Friday, November 21, 2003

Fund for victims has a big catch



By Dan Horn
The Cincinnati Enquirer

Archdiocese of Cincinnati officials say the creation of a $3 million compensation fund is an attempt to provide some financial relief for the victims of sexual abuse.

But the lawyers of those victims say the church - not the victims - will be the biggest beneficiary.

The fund was announced Thursday as part of a comprehensive settlement between the archdiocese and Hamilton County prosecutors.

MORE COVERAGE
Stories:
Archdiocese found guilty of failing to report abuse
Mike Allen's statement on plea agreement
Despite plea, few see need for bishop's exit
Some of faithful content with plea
Ask a question about the Archdiocese's plea
Video:
WCPO video of court proceedings
Opinion:
Archdiocese's plea deal
Wells: It took too long
Church officials agreed to pay up to $3 million into a fund that will be administered by a panel consisting of representatives of the church and the prosecutor's office and a person agreed to by both.

Beginning early next year, victims of abuse will have six months to apply for a share of the $3 million.

Compensation will be available to victims regardless of how long ago the abuse occurred.

"No amount of money can take away the pain and suffering of those who have been injured by sexual abuse as children," Archbishop Daniel Pilarczyk said Thursday.

"But I hope that the fund can bring a measure of closure and reconciliation to the victims of child abuse by agents of the archdiocese."

Lawyers for the victims said the fund looks to them like an attempt to discourage the filing of new lawsuits and to force those who have filed suits to drop pending claims.

The reason, they say, is that anyone who applies to the tribunal for relief must agree not to sue for additional damages.

"It seems to be a kind of squeeze play," said Konrad Kircher, a Mason lawyer representing 67 people who say they were abused. "They are unilaterally trying to decide what these victims are entitled to."

The fund is modeled on compensation funds that typically result from large, class-action lawsuits. In those cases, the amount in the fund is determined either by a jury or as part of a settlement.

In this case, however, the archdiocese has created the fund on its own, setting the amount available and determining who is eligible.

And because victims have only six months to decide whether they want to apply, they won't have time to take their chances with a lawsuit and still maintain their eligibility.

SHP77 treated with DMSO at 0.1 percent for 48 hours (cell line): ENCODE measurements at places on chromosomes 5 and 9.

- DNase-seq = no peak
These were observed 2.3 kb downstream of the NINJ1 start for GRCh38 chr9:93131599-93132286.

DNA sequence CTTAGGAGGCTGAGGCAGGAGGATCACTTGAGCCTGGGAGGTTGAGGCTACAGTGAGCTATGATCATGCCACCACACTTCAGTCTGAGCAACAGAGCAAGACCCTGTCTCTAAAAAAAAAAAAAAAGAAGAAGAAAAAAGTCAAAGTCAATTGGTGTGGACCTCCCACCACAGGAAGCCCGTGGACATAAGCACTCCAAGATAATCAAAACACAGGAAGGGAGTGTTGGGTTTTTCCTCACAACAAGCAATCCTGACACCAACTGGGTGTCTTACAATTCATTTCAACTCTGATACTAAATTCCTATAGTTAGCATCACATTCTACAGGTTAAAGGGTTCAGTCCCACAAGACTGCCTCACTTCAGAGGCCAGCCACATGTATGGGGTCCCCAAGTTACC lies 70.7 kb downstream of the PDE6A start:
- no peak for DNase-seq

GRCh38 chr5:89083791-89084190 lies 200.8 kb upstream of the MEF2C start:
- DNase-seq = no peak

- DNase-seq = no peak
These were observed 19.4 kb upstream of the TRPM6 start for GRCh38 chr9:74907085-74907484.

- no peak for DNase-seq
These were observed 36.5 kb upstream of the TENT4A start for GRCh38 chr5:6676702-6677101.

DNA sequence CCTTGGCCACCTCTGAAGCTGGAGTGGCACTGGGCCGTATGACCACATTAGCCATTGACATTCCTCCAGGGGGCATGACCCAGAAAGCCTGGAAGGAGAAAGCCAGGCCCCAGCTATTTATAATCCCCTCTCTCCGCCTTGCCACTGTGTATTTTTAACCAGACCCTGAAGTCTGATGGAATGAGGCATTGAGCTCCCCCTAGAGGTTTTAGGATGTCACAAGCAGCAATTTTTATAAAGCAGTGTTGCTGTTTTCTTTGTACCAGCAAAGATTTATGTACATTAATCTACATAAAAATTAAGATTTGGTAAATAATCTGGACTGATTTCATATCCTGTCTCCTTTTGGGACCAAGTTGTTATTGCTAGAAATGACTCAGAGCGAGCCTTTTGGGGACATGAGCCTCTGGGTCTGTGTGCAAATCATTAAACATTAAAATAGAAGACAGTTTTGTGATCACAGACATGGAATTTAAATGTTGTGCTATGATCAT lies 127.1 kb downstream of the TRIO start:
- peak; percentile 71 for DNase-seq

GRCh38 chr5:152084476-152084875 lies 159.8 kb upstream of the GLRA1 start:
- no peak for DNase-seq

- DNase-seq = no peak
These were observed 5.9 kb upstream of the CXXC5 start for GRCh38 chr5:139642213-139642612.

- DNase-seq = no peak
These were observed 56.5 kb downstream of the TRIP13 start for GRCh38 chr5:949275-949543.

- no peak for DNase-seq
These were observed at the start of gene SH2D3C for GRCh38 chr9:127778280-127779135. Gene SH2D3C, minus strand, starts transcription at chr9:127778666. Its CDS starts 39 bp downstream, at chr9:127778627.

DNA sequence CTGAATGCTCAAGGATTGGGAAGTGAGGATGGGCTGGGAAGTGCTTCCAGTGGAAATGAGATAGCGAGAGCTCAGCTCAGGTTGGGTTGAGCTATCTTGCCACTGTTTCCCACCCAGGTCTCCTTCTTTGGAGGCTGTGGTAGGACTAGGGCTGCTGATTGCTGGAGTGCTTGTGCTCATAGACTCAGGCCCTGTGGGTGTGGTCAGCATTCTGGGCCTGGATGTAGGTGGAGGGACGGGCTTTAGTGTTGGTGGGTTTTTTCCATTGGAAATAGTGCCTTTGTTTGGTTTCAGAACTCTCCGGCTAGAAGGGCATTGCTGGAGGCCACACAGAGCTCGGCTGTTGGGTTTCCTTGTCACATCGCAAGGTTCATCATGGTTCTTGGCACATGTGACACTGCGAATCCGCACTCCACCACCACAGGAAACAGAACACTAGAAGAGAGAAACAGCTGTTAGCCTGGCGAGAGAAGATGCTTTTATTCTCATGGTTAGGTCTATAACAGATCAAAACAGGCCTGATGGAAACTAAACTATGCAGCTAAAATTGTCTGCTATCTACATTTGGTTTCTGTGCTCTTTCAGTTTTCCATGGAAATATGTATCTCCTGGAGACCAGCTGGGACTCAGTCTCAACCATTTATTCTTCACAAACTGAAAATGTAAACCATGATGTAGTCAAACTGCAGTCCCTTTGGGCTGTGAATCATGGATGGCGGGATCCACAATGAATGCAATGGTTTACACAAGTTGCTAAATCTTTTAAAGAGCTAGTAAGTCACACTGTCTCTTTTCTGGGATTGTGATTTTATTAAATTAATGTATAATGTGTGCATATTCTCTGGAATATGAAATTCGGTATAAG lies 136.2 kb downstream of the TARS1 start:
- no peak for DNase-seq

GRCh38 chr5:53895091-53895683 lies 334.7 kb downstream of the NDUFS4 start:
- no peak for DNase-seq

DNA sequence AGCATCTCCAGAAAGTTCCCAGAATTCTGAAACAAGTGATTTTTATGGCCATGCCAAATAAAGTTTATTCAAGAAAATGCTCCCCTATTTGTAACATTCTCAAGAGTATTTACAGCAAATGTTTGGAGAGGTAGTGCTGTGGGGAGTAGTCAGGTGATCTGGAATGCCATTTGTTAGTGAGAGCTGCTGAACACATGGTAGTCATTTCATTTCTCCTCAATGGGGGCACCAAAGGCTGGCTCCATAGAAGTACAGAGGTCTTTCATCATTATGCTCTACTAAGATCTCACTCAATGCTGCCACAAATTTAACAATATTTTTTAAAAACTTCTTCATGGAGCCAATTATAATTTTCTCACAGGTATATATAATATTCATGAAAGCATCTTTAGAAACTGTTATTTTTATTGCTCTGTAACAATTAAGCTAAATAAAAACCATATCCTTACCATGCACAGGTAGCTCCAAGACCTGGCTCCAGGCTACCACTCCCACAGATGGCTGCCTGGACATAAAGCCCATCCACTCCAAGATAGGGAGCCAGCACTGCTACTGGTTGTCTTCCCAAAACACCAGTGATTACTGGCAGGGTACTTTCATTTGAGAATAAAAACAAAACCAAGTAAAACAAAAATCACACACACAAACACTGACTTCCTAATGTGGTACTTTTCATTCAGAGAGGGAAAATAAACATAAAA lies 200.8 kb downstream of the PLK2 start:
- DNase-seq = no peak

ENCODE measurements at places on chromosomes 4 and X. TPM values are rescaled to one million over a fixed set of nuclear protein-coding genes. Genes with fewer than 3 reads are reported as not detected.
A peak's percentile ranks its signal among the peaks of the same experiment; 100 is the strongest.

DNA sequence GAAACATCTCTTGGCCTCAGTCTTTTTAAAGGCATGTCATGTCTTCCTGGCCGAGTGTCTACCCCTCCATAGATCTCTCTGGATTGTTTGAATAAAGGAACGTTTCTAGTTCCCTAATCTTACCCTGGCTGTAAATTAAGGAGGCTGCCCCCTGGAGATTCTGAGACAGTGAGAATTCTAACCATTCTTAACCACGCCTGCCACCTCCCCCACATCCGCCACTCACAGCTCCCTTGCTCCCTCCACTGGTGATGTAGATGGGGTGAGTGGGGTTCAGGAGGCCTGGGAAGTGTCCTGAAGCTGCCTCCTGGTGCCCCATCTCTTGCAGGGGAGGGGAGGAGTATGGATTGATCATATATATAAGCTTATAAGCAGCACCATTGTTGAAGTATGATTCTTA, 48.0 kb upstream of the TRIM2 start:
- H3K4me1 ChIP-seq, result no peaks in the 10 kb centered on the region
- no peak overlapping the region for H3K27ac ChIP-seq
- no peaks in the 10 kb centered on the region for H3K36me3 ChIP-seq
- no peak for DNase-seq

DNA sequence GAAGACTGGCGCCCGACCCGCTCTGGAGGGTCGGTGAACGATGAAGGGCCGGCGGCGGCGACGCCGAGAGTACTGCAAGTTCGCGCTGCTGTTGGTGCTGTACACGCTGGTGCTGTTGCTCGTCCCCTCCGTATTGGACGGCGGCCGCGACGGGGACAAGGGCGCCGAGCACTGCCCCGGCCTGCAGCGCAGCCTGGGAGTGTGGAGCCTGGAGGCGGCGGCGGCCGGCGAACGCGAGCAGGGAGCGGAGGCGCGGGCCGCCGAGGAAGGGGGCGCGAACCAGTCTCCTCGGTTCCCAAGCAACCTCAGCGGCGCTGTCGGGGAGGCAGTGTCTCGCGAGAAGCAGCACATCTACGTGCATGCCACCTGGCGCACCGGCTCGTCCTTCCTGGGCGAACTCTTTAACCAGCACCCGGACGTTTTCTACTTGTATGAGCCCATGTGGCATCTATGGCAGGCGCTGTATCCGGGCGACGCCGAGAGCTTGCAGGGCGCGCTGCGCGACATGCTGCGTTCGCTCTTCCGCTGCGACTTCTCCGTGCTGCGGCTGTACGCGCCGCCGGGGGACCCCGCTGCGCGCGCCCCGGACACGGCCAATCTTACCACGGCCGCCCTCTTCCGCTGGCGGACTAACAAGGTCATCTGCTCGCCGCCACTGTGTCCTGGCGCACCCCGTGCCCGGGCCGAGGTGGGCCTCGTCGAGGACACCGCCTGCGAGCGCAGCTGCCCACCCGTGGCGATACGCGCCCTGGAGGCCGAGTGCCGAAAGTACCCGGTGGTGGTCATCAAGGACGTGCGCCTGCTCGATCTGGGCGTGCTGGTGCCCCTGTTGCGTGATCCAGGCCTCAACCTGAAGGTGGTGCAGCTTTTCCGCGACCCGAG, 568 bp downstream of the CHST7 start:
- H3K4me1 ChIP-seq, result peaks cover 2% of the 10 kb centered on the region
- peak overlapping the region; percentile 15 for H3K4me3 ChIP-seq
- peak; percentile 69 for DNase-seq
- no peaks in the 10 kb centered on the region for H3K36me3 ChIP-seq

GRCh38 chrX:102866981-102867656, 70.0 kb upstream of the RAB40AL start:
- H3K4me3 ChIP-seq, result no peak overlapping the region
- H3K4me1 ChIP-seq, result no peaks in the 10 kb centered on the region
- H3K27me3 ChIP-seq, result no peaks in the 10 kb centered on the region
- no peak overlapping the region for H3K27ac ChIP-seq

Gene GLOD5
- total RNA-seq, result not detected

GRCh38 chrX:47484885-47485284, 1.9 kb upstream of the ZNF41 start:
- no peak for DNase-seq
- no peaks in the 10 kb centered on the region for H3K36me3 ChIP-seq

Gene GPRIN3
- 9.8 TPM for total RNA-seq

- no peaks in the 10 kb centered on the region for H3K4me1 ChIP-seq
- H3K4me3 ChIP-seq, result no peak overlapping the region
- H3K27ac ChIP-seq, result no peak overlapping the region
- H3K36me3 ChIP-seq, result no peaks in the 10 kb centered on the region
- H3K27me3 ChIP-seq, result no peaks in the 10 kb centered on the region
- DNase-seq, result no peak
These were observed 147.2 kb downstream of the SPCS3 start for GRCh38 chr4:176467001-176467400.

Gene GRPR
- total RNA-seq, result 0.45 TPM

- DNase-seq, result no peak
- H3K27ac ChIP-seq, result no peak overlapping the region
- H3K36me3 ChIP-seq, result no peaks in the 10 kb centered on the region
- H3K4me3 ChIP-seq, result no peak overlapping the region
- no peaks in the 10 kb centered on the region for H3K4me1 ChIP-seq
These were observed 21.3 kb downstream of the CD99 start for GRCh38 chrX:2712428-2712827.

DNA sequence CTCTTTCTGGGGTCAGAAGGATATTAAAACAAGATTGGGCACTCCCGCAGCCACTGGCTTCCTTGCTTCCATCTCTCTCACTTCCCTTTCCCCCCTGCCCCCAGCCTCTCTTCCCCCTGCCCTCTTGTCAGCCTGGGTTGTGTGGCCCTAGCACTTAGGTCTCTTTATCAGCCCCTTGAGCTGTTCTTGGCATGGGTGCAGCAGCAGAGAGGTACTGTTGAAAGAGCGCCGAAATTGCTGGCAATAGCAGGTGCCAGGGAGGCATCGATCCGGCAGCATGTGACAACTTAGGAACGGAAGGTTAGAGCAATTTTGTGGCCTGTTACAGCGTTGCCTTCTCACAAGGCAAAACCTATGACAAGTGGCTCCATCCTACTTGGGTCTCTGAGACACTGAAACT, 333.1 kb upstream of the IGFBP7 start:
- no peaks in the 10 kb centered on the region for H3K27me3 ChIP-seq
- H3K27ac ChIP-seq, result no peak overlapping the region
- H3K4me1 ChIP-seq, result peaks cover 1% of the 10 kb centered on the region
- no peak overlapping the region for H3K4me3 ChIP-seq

"Victims have an option: They can pursue civil cases if they wish, or they can participate in the victims' assistance fund," said archdiocese lawyer Mark VanderLaan. "They cannot do both."

Barbara Bonar, another lawyer who represents alleged victims, said she's encouraged the archdiocese is willing to pay compensation. But she thinks church officials are more interested in encouraging people to drop their lawsuits than they are in paying them their due.

"They're trying to tell victims, 'Take what we're going to give you, or we're going to fight you to the mat in court,' " Bonar said.




ARCHDIOCESE PLEA DEAL
Archdiocese found guilty of failing to report abuse
Mike Allen's statement on plea agreement
Despite plea, few see need for bishop's exit
Some of faithful content with plea
Fund for victims has a big catch
Ask a question about the Archdiocese's plea

TOP STORIES
Jazz fans tune in to Mama
Con man gets 23 years
Man dies crossing Ohio Pike

IN THE TRISTATE
Trustees delay parking change
Batavia schools tighten belts
Alum endows Miami U. faculty post in finance
Bus driver charged in death of pedestrian
Supporters rally behind county plan for future
City turns over Empire fiasco documents to FBI
Lakota schools warn of cuts
Photo brings out splendor of lit-up river, Tall Stacks
Dancers practice for big parade
Regional Report
Firm gets rights to Children's heart drug
West asks to be own lawyer

ENQUIRER COLUMNISTS
Downs: Got $100,000 that's burning a hole in your pocket?
Howard; Good Things Happening

OBITUARIES
Ronald Fein was court magistrate
Catherine C. Borchers gave time to children
Kentucky Obituaries

OHIO
Legislative counsel charged in 'naked photographer' case
Taft threatens to veto bill allowing concealed guns
Ohio Moments

KENTUCKY
Anime convention may draw 1,000 to N.Ky.
Three die when plane crashes near college
African singers are just kids, too
Diocese wants judge removed
Traffic study under review in Kenton Co.
Kentucky to do